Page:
Wednesday, 30 September 2009

Carbonara


I was thinking about global warming yesterday. What are its consequences? Are they as hideous as some would have us believe? Polar icecaps melt, animals living in polar regions migrate (and probably evolve to cope with the change), sea levels rise, mass migration of humans from flood plains toward higher ground, previously uninhabitable areas become conducive to life in an equitable quid pro quo (much of the Sahara was once a fertile area), a proliferation of vegetation through a warmer climate, warm and shallow seas bringing a proliferation of waterborne life.

In other words, a return to the conditions which sucked carbon from our atmosphere in the first place and laid down seams of fossil fuels – coal and oil. Admittedly we won’t be able to utilise it, but our descendents millions of years in the future will – unless they’ve progressed well beyond burning the earth’s natural resources for energy and mastered the sub-atomic forces.

Releasing anthropogenic carbon merely creates the conditions necessary for the earth to develop the life that actually eliminates it again – it’s a simple feedback control mechanism. When you think about it, coal and oil are merely the earth’s way of converting and storing the sun’s energy – very inefficiently.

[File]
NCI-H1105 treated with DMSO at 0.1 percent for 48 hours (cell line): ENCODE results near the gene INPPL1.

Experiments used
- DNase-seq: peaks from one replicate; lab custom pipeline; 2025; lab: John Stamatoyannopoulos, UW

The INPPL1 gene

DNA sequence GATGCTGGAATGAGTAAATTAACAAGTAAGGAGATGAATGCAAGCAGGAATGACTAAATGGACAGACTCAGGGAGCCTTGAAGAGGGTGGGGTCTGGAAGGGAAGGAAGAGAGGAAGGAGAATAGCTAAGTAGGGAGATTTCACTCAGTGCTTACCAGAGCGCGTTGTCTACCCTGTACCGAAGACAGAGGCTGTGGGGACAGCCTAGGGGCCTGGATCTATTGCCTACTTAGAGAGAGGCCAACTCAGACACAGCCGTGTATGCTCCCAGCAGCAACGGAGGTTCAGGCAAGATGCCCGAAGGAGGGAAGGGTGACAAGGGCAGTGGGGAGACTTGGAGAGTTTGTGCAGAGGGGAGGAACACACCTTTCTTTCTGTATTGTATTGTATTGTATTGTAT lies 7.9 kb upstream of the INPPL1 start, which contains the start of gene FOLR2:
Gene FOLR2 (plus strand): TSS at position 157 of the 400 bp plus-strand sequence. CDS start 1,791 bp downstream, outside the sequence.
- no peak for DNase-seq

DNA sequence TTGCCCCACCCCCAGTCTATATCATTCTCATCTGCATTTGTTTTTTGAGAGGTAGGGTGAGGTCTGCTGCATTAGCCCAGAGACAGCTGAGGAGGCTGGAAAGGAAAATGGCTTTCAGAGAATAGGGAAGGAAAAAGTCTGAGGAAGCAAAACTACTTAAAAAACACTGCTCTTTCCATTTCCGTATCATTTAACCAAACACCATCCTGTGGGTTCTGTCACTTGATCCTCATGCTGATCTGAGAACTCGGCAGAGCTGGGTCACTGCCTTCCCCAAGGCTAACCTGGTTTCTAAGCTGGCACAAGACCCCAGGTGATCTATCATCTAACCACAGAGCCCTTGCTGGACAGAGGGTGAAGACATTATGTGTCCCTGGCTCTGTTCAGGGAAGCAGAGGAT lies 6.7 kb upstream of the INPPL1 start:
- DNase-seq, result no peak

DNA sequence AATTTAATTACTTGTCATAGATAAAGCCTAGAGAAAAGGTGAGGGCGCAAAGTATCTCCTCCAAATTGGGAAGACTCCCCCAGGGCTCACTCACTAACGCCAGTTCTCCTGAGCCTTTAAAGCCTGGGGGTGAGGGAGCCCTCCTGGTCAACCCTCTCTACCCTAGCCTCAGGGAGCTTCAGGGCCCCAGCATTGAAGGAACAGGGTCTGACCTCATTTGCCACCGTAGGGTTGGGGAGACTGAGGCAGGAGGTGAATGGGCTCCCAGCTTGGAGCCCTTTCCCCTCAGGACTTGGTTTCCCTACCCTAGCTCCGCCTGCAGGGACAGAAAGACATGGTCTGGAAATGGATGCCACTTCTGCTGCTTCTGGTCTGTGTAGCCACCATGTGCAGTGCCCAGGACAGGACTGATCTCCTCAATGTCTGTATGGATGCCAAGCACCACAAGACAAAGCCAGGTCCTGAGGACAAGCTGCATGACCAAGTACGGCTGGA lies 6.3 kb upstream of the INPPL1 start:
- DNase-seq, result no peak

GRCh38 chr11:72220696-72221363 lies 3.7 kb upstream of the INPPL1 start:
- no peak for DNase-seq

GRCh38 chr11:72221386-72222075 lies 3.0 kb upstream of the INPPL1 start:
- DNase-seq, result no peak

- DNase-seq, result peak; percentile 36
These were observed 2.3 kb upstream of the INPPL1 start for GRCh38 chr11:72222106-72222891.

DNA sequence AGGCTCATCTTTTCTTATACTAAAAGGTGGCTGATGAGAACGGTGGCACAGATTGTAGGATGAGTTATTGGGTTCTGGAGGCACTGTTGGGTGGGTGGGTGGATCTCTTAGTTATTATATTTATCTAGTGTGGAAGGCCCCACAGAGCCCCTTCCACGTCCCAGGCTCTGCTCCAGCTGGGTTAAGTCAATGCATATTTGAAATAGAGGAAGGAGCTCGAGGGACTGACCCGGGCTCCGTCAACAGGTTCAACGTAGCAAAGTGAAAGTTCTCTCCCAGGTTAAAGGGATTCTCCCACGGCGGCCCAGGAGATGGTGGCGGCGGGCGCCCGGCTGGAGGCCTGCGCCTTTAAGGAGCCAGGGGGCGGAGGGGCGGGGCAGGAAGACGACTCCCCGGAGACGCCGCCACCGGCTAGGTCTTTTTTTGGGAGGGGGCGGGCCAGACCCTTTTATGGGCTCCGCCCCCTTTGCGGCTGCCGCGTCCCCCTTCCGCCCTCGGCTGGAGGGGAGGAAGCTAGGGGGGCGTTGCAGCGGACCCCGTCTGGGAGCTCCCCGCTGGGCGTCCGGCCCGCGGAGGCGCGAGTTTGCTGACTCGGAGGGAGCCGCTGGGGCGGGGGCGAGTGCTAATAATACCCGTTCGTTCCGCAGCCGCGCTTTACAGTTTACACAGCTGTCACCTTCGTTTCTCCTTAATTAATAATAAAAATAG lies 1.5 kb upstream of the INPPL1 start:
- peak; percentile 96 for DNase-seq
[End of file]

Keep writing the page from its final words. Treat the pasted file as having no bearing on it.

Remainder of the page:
6 comments:

  1. Hmmm. Do you think, then, that all the fuss is just useless noise? Or that, even if what we're seeing is a simple feedback control mechanism, we should still try to save energy and resources, and reduce the carbon we're putting into the atmosphere?

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  2. If you take the long view, i.e. millions of years then we can probably shrug our shoulders and say "it'll all come out in the wash"; but if you're one of the millions of poor buggers living on the flood plain right now, then the problem is a bit less academic.

    In any case probability would suggest that by the time all that anthropogenic carbon becomes available again we'll be in it! (i.e. extinct)

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  3. Louise n Steve: Why on earth do these people live on flood plains in the first place? It's just asking for trouble. Thousands of people do it here in the UK - they simply don't learn from past events.

    In the final analysis Gaia will take care of it, but it might mean eliminating the cancer that is humanity.

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  4. Should make the ecologists happy - the true meaning of "back to nature"!

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  5. Chairman : people living in new builds on floodplains in the UK have not much excuse. But for those, say in Bangladesh, the floodplain soils are rich and fertile, and living and farming there could be the difference between life and death. So I understand.

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  6. Louise: Well, it currently means the difference between death and death everytime there's a cyclone in the Bay of Bengal.

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